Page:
— Tom Scott (@tomscott) November 11, 2013
The above tweet shows the number of shares that The North-o-Meter (a quiz that tells you how much you resemble someone from the north of England) from Us vs Th3m received on Facebook, Twitter and Google+. In total it was shared over 1 million times on Facebook, in just a few days, and resulted in almost 40 000 tweets. And a mere 230 +1s on Google+.
@tomscott Hey, 0.023% isn’t bad! (It is very bad.)
— Tom Phillips (@flashboy) November 11, 2013
Expressed as a percentage, as shown in this tweet, makes Google+ look even worse. Of course, the quiz didn’t have a ‘Share on Google+’ button at the end, unlike Twitter and Facebook. But is Google+ really used so infrequently?
Numbers of active users are hard to get hold of. Google claims that around 300 million people are active on Google+ every month, which may rank it higher than Twitter in some estimates. But that could simply be people who are using Google whilst logged in, and who briefly interact with Google+’s social features. Indeed, the number of people who visit the home stream at plus.google.com is reckoned to be only 10 million per day, and may explain why Google has been hesitant to launch advertising on Google+. Facebook, on the other hand, can boast numbers many times higher, and so can Twitter.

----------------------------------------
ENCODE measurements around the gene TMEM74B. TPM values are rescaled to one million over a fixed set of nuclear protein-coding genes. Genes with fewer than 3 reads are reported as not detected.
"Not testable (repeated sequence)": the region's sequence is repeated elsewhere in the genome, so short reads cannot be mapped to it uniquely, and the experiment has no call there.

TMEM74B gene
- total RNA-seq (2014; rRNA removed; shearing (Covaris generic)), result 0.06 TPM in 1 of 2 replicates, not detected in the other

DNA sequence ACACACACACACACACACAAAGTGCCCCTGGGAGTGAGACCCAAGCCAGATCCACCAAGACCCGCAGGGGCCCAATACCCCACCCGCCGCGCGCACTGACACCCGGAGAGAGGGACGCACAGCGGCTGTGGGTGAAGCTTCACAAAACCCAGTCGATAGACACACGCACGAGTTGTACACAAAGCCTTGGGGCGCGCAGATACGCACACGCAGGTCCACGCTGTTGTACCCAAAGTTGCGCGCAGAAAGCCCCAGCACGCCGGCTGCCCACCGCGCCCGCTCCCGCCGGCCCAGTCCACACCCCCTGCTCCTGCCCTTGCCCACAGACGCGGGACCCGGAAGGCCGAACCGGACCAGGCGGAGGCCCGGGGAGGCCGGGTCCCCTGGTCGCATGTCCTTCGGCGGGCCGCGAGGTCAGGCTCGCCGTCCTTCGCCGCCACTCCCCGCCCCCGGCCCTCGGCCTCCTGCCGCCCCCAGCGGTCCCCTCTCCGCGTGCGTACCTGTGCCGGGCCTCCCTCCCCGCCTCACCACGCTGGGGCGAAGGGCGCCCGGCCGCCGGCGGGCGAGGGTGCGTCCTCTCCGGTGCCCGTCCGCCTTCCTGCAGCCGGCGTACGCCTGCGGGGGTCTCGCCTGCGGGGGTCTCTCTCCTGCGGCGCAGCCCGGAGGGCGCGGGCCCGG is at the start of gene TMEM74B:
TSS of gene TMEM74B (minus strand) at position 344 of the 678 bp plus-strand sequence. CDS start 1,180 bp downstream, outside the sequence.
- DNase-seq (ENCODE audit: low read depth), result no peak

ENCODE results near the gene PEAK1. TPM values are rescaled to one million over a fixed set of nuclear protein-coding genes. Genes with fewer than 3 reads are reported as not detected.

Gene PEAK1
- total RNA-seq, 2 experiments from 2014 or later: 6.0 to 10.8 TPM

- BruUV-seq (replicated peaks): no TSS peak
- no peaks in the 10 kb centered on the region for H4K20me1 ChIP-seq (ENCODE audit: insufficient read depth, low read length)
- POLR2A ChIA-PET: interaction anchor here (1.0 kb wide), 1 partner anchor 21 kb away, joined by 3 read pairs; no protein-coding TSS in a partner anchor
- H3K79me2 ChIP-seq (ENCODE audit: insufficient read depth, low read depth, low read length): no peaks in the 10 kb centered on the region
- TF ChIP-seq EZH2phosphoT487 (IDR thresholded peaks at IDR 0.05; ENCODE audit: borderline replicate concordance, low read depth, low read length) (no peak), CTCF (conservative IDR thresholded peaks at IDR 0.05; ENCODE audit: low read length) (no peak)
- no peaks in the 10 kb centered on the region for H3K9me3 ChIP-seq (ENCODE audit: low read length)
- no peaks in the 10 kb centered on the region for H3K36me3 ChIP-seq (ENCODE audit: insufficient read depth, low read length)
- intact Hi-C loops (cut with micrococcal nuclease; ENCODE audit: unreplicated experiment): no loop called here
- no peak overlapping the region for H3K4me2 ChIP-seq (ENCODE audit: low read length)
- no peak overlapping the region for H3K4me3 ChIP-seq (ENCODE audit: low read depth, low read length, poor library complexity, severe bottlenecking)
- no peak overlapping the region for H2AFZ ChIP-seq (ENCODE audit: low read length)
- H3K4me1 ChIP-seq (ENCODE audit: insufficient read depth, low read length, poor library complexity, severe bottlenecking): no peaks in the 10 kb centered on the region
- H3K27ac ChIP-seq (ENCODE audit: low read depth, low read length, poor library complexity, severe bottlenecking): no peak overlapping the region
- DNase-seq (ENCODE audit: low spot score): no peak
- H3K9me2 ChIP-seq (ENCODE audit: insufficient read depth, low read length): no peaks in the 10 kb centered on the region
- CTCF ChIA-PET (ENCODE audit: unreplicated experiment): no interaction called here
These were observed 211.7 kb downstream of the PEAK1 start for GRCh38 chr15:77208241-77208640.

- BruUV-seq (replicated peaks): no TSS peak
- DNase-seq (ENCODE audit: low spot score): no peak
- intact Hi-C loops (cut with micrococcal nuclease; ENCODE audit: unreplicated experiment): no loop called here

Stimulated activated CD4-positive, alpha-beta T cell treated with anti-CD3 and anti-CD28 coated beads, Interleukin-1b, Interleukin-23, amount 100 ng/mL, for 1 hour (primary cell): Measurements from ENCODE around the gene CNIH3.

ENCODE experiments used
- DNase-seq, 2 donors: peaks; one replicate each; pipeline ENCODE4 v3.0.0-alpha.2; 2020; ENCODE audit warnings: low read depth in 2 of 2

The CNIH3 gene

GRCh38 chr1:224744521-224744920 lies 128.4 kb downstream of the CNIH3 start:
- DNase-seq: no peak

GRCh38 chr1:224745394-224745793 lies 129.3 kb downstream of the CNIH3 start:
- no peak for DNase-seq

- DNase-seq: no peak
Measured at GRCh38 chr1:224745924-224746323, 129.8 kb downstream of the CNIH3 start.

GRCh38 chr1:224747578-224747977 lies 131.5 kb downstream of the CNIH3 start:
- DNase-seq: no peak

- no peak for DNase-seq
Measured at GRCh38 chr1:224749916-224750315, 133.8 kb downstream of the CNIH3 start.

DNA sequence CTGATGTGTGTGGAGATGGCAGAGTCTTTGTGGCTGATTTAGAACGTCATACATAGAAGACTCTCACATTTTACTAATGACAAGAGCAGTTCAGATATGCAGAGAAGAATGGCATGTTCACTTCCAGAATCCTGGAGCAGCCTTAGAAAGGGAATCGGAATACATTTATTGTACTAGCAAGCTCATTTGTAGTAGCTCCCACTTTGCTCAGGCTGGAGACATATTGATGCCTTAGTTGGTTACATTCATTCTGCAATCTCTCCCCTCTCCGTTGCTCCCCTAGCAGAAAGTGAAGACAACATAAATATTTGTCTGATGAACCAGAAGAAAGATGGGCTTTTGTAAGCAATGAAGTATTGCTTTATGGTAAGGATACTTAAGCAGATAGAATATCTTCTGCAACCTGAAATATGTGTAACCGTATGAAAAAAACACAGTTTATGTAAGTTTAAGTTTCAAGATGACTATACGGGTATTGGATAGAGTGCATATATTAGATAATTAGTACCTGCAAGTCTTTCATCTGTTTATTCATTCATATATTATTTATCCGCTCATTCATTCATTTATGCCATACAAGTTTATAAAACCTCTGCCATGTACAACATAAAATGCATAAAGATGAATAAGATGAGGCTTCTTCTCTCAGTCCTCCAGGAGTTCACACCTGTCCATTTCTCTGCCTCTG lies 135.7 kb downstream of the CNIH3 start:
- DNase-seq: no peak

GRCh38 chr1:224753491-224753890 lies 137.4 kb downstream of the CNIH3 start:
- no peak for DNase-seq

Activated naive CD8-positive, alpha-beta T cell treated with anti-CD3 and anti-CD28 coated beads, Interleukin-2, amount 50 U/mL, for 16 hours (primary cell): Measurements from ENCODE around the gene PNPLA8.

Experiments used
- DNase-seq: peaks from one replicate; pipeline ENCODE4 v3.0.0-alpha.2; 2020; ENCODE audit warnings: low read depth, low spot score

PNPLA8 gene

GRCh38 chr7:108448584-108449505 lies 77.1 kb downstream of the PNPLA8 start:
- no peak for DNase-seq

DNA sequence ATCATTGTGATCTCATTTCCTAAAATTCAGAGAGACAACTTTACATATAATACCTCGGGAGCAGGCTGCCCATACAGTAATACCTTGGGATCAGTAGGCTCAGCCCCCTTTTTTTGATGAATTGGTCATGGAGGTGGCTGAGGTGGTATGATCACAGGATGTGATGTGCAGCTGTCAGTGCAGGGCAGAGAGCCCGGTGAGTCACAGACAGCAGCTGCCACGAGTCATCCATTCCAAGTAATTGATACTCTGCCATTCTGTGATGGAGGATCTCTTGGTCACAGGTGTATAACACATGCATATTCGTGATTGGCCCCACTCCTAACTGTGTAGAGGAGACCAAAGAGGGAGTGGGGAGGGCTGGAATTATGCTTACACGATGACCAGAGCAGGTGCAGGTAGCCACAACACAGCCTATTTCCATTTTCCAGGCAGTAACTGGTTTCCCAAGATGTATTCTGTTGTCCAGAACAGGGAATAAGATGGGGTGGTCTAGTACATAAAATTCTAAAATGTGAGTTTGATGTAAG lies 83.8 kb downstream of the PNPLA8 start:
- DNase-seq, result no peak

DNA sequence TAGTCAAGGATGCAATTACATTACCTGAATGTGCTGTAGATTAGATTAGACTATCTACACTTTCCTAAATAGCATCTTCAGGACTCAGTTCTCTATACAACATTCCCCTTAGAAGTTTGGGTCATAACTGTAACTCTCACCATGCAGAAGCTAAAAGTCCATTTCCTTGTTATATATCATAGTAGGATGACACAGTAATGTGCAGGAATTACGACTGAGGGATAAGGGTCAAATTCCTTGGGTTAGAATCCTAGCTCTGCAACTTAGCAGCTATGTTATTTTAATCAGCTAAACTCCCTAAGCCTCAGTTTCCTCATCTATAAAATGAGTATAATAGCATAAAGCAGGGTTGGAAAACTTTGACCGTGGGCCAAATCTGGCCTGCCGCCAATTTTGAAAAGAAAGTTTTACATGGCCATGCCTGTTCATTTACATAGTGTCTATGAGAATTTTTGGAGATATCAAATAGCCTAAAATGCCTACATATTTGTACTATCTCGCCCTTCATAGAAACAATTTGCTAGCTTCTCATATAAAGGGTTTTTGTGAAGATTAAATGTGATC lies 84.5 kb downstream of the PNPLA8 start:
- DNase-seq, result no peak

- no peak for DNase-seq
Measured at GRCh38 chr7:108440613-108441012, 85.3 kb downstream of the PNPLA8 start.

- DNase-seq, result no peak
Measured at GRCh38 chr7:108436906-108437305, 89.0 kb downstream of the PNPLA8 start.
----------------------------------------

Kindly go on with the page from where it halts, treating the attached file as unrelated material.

And I’m worried that Google is going down the same path as Facebook, when it comes to privacy. I remember when Google+ first started, some of the arguments used by those who quit Facebook for Google+ was that they felt more in control. But now Google is following Facebook’s lead. It’s putting your face in adverts, unless you opt out. You now can’t post a YouTube comment without a Google+ account – admittedly YouTube comments were pretty dire but I’m concerned about the loss of anonymity that this results in. I’m also somewhat confident in my belief that Google Reader was shut down in favour of Google+, and I still haven’t forgiven Google for that.
Yes, I’m bitter.
On the iOS App Store, the Google+ app is ranked 21st most popular free app – below Facebook (3rd) and Twitter (4th), but also Vine (7th), LinkedIn (10th), Pinterest (11th), Tumblr (12th) and even Apple’s own lacklustre Find My Friends (14th). And despite being included on all new Android handsets, +1 buttons everywhere you look and increasing integration with its other products, Google+ doesn’t seem to have grown much. Well, not beyond a small hard core of almost fanboyish users. There are very few people that I care about on Google+ – close friends and family all use Facebook and Twitter – so it’s not really worth much of my time, even though I try.
Would I miss Google+ if, hypothetically, it closed tomorrow? Honestly, no, I wouldn’t.